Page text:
Mark Reads ‘The Book Thief’: Chapters 19-20

In the nineteenth and twentieth chapters of The Book Thief, Liesel confronts her father about the Führer and steals her second book, both at a vicious and painful price. Intrigued? Then it’s time for Mark to read The Book Thief.


Liesel is a largely a shy character, despite that she is so close to Hans Hubermann. Because of this, I suspected that she would choose to keep her revelation to herself, not just in the immediate future, but for a very long time. What I didn’t anticipate was the sheer terror of the realization shaking Liesel to the core, so much so that she would take a risk and confront her father about the damning epiphany she just had.

I love that Death’s aside regarding Liesel’s realization is in the form of a mathematical addition:


The word communist + a large bonfire + a collection of dead letters + the suffering of her mother + the death of her brother = the Führer.

It’s a painful moment for Liesel, one that ties together seemingly random and senseless acts of grief and sadness to one person, one man and the ideals that he propagates. I have to keep reminding myself that Liesel is just eleven years old. Good fucking god.

I pondered writing another personal story, but seriously, I’m in New York and it’s virtually impossible for me to feel sad about anything on the face of the planet right now. But what I wanted to elaborate on is what chapter nineteen does so terribly well: demonstrate and describe what happens when a person’s innocence is shattered. I don’t know that I could personally pinpoint a specific moment in time where I felt I was no longer a kid anymore. Rather, for me, a lot of what I went through from the ages of seven to nine helped shape my growing discontent with myself and the family I lived with. The thing is…well, those years were very overwhelming for me and, unlike Liesel, I could pinpoint a specific moment in time like this book does here. Mine is a collection of events and images and things yelled at me and faith lost.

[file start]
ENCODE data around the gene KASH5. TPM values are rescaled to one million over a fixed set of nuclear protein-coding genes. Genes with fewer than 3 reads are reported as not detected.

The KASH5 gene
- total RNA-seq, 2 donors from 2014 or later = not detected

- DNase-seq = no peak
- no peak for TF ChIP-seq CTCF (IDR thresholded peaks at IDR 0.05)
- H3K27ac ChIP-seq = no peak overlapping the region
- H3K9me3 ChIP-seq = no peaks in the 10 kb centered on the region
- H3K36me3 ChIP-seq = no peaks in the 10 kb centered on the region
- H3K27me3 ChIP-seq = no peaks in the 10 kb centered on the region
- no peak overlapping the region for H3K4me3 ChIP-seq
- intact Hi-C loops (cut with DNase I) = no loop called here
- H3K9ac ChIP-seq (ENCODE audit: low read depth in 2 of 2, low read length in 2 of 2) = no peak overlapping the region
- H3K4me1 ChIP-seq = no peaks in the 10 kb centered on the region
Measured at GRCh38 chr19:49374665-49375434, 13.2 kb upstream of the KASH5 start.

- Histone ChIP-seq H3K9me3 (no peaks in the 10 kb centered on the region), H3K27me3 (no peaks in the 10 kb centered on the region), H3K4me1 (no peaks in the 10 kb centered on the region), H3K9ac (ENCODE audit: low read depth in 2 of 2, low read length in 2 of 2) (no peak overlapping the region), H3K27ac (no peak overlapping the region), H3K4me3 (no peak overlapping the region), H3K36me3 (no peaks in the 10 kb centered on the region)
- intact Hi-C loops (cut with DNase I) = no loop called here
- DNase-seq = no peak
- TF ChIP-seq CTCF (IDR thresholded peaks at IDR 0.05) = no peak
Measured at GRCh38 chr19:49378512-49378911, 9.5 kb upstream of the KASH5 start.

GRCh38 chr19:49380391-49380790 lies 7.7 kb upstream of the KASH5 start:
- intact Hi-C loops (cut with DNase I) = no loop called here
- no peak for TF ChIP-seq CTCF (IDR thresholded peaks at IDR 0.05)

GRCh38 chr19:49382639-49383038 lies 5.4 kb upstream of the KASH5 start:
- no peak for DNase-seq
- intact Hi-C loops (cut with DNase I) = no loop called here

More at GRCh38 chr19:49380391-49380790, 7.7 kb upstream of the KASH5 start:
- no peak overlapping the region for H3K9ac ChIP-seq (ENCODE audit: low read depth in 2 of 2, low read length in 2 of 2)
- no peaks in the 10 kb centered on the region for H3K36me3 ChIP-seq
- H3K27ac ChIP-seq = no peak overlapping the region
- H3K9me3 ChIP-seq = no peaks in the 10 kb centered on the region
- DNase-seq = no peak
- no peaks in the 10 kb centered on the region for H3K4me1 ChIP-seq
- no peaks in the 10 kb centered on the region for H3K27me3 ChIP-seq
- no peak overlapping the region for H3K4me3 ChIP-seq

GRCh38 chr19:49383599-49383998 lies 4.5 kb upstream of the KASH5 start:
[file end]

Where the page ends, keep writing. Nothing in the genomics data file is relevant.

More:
For Liesel, realizing that Hitler is inherently behind all of the misery in her life, it only makes sense for her to vocalize that to the father she trusts with all her heart:

Did he bend down and embrace his foster daughter, as he wanted to? Did he tell her that he was sorry for what was happening to her, to her mother, for what had happened to her brother?

Not exactly.

He clenched his eyes. Then opened them. He slapped Liesel Meminger squarely in the face.

Zusak does spell it out in the coming pages, but I was happy (and I mean that more in a “I-am-satisfied-this-is-here” way and not a “I’m-way-stoked-that-Liesel-just-got-slapped” way) that he makes a point to have Death narrate Liesel’s heartbreak so explicitly. It’s not that Hitler has ruined her family that causes her such harm. It’s that this Führer has done something that made her foster father strike her. It seems to me that it’s all the more painful that someone she loves so much was reduced to such a frightening moment of violence.

And seriously, how awful is this section?

Liesel stood up and also raised her arm. With absolute misery, she repeated it. “Heil Hitler.” It was quite a sight–an eleven-year-old girl, trying not to cry on the church steps, saluting the Führer as the voices over Papa’s should chopped and beat at the dark shape in the background.

Fucked up. So fucked up.

But we end chapter nineteen with yet another beacon of hope: Liesel is going to be presented with another chance to act out some more of her thievery. It’s time–finally–for her to get another book.